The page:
Jury finds Monsanto guilty of concealing glyphosate risks in landmark California trial
The jury in the Dewayne Johnson v. Monsanto Co. court trial has found the company guilty of concealing the dangers of glyphosate, the world's most widely-applied herbicide, and awarded the terminally ill groundskeeper total damages of USD 289 million.
The unprecedented August 10 verdict delivered by the San Francisco, California jury will weigh heavily on the more than 4,000 similar cases already lodged in the U.S. alleging a glyphosate link to the blood cancer non-Hodgkin's lymphoma.
Monsanto, unsurprisingly, has announced it will appeal. Prior to Monsanto's acquisition by Bayer, the company had set aside USD 258 million for litigation; Bayer had a fund of USD 447 million.
Based on the substantial number of internal company documents made public for the first time as part of the trial process, the jury determined that Monsanto knew of the potential health risks associated with glyphosate exposure yet acted with "malice or oppression" in failing to warn the public. The company papers abundantly document a protracted campaign by Monsanto to discredit independent research, capture regulatory bodies and defund the WHO's International Agency for Research on Cancer (IARC).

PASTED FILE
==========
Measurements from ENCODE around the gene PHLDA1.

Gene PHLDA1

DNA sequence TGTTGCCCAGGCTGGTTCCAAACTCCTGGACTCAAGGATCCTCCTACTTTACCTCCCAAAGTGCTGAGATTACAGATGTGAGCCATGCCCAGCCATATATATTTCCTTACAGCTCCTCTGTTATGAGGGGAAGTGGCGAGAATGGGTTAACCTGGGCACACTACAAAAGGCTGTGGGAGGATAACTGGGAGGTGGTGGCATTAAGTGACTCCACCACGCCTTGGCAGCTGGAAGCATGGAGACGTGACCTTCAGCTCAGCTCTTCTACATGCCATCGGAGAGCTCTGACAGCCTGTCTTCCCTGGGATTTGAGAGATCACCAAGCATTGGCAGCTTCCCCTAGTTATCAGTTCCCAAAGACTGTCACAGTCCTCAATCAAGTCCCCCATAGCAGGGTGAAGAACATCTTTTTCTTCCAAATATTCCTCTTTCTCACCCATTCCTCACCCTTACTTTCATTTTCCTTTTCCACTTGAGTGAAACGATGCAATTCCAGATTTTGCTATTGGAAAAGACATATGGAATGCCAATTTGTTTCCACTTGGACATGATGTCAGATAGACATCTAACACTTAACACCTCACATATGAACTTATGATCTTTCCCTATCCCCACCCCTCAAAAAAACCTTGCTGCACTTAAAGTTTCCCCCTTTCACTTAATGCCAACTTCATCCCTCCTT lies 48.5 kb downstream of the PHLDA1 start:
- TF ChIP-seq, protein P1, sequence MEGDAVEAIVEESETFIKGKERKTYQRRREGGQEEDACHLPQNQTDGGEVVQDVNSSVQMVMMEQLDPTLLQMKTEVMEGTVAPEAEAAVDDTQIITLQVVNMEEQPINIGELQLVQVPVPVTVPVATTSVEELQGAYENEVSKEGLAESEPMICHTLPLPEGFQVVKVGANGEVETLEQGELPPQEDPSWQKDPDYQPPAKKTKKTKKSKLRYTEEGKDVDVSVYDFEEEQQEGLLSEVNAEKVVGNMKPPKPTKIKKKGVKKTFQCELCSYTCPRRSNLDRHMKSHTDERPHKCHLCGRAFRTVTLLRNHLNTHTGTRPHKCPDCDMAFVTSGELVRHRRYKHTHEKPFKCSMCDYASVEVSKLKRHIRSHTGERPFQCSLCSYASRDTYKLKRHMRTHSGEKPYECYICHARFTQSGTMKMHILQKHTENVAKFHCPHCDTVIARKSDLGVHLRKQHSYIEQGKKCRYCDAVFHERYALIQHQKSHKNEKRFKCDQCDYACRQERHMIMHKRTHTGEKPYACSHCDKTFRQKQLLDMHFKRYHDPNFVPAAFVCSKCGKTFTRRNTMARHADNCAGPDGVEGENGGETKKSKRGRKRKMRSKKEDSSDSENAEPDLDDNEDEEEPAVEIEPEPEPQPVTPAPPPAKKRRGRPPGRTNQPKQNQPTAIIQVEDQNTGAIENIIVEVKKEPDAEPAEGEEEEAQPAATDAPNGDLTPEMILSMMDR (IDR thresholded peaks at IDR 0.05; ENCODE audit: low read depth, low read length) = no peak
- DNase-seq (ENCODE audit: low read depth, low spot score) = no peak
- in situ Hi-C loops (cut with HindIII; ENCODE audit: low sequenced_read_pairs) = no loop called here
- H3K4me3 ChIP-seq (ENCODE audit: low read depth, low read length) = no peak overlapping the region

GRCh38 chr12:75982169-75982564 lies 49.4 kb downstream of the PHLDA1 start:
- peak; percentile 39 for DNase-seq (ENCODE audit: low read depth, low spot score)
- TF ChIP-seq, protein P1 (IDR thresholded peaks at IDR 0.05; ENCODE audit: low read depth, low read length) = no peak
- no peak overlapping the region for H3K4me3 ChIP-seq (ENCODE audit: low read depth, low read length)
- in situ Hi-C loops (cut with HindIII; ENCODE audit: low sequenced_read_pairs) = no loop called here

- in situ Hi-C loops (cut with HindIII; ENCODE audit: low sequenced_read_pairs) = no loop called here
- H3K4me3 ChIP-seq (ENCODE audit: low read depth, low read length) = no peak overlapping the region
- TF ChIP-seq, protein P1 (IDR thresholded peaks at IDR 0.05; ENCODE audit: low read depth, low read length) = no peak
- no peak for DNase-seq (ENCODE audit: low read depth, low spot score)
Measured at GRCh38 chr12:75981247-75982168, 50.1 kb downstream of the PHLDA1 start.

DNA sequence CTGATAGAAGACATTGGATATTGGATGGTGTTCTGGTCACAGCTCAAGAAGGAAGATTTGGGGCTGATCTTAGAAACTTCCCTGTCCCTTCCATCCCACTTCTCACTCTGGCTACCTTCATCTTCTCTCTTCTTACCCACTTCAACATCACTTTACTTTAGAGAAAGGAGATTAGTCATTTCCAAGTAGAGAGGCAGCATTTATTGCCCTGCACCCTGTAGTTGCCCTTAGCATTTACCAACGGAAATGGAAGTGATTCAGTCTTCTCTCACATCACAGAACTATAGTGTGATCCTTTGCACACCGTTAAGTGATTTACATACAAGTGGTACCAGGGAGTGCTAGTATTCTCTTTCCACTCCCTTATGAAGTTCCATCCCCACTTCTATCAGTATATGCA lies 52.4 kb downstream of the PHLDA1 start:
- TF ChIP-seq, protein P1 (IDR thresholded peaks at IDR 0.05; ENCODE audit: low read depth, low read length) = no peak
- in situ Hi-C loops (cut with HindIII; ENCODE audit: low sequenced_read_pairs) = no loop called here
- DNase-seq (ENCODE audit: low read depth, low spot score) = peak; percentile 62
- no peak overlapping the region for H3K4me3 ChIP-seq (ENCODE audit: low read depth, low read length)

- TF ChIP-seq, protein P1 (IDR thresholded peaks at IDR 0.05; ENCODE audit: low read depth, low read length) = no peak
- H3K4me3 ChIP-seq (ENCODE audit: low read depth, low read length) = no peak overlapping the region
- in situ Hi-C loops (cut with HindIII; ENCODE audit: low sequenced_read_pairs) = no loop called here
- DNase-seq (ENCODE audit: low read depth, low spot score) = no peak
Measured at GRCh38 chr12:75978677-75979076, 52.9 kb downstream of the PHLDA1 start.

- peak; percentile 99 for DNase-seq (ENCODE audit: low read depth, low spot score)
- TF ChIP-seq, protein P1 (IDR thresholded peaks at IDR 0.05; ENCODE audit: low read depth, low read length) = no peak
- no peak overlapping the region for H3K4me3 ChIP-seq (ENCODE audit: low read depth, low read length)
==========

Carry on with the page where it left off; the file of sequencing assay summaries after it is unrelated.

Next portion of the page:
Monsanto vice-president Scott Partridge denounced the verdict and attacked the IARC as "corrupted" because they do "no testing, they do no analysis, they have no laboratories" - the same procedure followed by the regulatory agencies Monsanto consistently sought for decades to influence, which rely on industry-funded research. In November 2015 the European Food Safety Agency gave glyphosate a positive recommendation for reauthorization, and even proposed increasing permissible exposure levels, based on sources it refused to disclose.
In his trial testimony, Johnson told the court "I never would've sprayed that product on school grounds or around people if I knew it would cause them harm. It's unethical. It's wrong."